For decades, Hiroyasu Tagawa had no intentions of breaking his silence about the terrible experience he had as a child, having lived through the U.S. atomic bombing of his hometown of Nagasaki.

He didn’t want to relive his memories of Aug. 9, 1945, and its aftermath. He even avoided uttering the words “atomic bomb.”

A sixth-grader at the time, Tagawa spent years regretting his decision to bring his father — who had suffered severe burns to his feet due to a chemical spill caused by the blast — to a makeshift first aid station.

His father’s feet were amputated on Aug. 15, the day Japan announced its surrender. His cries of pain during the amputation were the first expressions of raw emotion by a man who, until then, had silently endured the pain. He died a few days later.

His father’s anguish haunted Tagawa in the following years.

“Had I done the best I could for him?” Tagawa recalled asking himself repeatedly.

“I wondered if I had done wrong by taking him over there. Had I not brought him to have the surgery, maybe he would’ve lived for a longer time. Those regrets felt like thorns in my heart.”

Tagawa was reunited at the age of 77 with the nurse who was present during his father’s surgery, gradually leading him to break his silence about the haunting experience.

“Thanks to finally meeting her, I at last began to forgive myself and free my heart from all these troubling regrets.”

The nurse explained that his father cried out in pain because of a spinal anesthetic injection and that the doctor had to use the saw because no other surgical tools were available.

Tagawa’s story is now among the many previously told by Nagasaki hibakusha.

His tale is recounted in a kamishibai (picture story show) — a form of storytelling popular with children before the emergence of television — that has been digitized and uploaded to YouTube to reach a wider audience.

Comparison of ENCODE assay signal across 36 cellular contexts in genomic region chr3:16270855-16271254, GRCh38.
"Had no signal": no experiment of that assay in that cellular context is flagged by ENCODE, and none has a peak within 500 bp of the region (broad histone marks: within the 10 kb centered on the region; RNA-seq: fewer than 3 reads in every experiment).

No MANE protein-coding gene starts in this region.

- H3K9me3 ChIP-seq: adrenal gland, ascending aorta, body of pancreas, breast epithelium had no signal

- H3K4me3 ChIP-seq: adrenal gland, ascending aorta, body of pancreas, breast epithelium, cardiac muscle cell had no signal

Titled “That Day, August 9th, and the Future,” the roughly 20-minute clip consists of 28 picture slides, each drawn by local students from Mikawa Junior High School. It is available in Japanese and English, in hopes that the message will resonate both at home and abroad.

The students took about four months to finish the original kamishibai, which depicts how Tagawa survived the atomic bombing and the mental impact the bombing had on him afterward. This year marks the 73rd anniversary of the atomic bombings of Hiroshima and Nagasaki.

As hibakusha grow old, educating youngsters about the nature of the bombings, which had killed nearly 74,000 in Nagasaki by the end of 1945, and raising global awareness of the effects of nuclear weapons, are taking on greater importance.

“What is the best way for hibakusha stories to get passed down? This is the most difficult part,” said Ayaka Mine, a Nagasaki city official in charge of the project.

“It’s true that some hibakusha prefer photos to expose the truth,” Mine said. “But the pictures drawn by students are soft and not too sophisticated at times, which helps stimulate the imagination.” The students’ artwork has received a warm reception from Tagawa, Mine added.

Nagasaki has been trying to deepen understanding of the atomic bombing and called for the abolition of nuclear weapons. The municipal government translates the annual mayor’s peace declaration, given on the anniversary of the bombing, into 10 languages.

For visitors, the Nagasaki Atomic Bomb Museum has made leaflets available in French and Russian since last year, in addition to English, Korean and Chinese. Roughly 20 percent of all brochures handed out to visitors last year were in those five languages.

Located near the hypocenter, the museum is one of the city’s most popular destinations for visitors and details Nagasaki’s history before and after the bombing.

Residents say the city has seen an increase in the number of foreign tourists in recent years, particularly from neighbors such as China, South Korea and Taiwan.

Lin Yihsuan, from Taiwan, decided to visit Nagasaki during her recent trip to Kyushu.

“It’s now a peaceful place,” Lin, in her late 30s, observed as she visited the area around the hypocenter. She had studied Japanese history and the atomic bombing of Nagasaki while in junior high school, leading her to put a visit to the city on her bucket list.

“We need to pass (this knowledge) down because it was an important event (in history),” she said.

For Lin, seeing was believing.

But with the easily accessible digital kamishibai, an actual visit may not be the only way to gain a deep understanding of Nagasaki’s history.

“Our digital kamishibai does not target a specific audience,” Mine said. But having an English version “raises the chances of reaching more people.”

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